Netanyahu calls on Obama to maintain sanctions, military pressure on Iran

President Obama listens to Prime Minister Benjamin Netanyahu during a meeting in the Oval Office, Sept. 30, 2013. (Mark Wilson/Getty Images)

President Obama listens to Prime Minister Benjamin Netanyahu during a meeting in the Oval Office, Sept. 30, 2013. (Mark Wilson/Getty Images)

WASHINGTON (JTA) — Israeli Prime Minister Benjamin Netanyahu asked President Obama not to relieve sanctions or military pressure on Iran until the Islamic Republic proves that it has ended its suspected nuclear weapons program.

“I believe it’s the combination of a credible military threat and the pressure of the sanctions that has brought Iran to the negotiating table,” Netanyahu said Monday during a break in his White House meeting with Obama. “Both pressures must be kept in place. They should not be lessened until there is verifiable success.”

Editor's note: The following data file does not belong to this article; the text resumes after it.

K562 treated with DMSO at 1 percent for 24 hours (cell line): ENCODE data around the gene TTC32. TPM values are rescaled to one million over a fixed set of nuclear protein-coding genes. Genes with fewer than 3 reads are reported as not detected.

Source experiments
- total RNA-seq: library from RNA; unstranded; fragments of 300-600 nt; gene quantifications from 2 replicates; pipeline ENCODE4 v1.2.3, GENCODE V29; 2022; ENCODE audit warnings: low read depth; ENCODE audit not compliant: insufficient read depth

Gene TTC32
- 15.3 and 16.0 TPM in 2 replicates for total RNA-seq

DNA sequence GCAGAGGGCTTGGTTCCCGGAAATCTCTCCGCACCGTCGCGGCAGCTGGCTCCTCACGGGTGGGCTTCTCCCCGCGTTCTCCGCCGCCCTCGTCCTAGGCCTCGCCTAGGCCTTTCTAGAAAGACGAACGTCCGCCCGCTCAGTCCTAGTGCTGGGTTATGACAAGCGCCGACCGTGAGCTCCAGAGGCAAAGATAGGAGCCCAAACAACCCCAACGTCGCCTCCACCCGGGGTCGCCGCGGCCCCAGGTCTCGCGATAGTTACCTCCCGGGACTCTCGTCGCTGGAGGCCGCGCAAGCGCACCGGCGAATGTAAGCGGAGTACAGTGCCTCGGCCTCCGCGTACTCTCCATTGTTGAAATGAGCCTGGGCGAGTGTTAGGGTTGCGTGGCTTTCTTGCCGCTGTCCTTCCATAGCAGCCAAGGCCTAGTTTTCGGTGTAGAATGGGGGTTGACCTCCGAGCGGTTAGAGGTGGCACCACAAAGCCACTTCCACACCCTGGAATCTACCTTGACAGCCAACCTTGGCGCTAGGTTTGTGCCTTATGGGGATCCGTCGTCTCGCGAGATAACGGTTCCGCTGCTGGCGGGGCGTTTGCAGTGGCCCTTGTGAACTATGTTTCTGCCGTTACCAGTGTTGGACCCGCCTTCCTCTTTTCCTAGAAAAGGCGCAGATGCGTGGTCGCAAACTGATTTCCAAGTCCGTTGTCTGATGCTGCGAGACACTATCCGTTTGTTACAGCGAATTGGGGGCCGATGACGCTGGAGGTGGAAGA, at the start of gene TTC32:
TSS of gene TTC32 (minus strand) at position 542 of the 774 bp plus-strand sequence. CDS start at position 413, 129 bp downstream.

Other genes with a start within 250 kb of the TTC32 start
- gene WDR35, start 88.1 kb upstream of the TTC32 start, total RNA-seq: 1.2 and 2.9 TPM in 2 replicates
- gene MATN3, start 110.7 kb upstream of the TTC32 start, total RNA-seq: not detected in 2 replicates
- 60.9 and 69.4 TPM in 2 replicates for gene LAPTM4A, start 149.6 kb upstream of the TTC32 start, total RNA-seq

Netanyahu and Obama differ on the sincerity of Iranian President Hassan Rouhani’s willingness to reach an agreement on ending the suspected military nuclear program in Iran.

The Israeli leader has called the newly elected Rouhani a “wolf in sheep’s clothing,” while Obama has welcomed his overtures. The American president spoke with Rouhani by phone last week — the highest U.S. contact with an Iranian leader since the 1979 revolution.

Rouhani has insisted his country’s nuclear program is peaceful but has said he is willing to make it more transparent.

Obama on Monday said that U.S.-led sanctions brought Iran to the negotiating table and agreed with Netanyahu that “words are not sufficient.”

“We have to see if in fact they are serious about their willingness to abide by international norms, international laws,” Obama said. “We enter these negotiations with a clear eye — anything we do will require the highest standards of verification.”

Obama repeated that all options, including military, remain on the table.

Netanyahu also called for an intensification of sanctions if Iran fails to comply with U.N Security Council resolutions.

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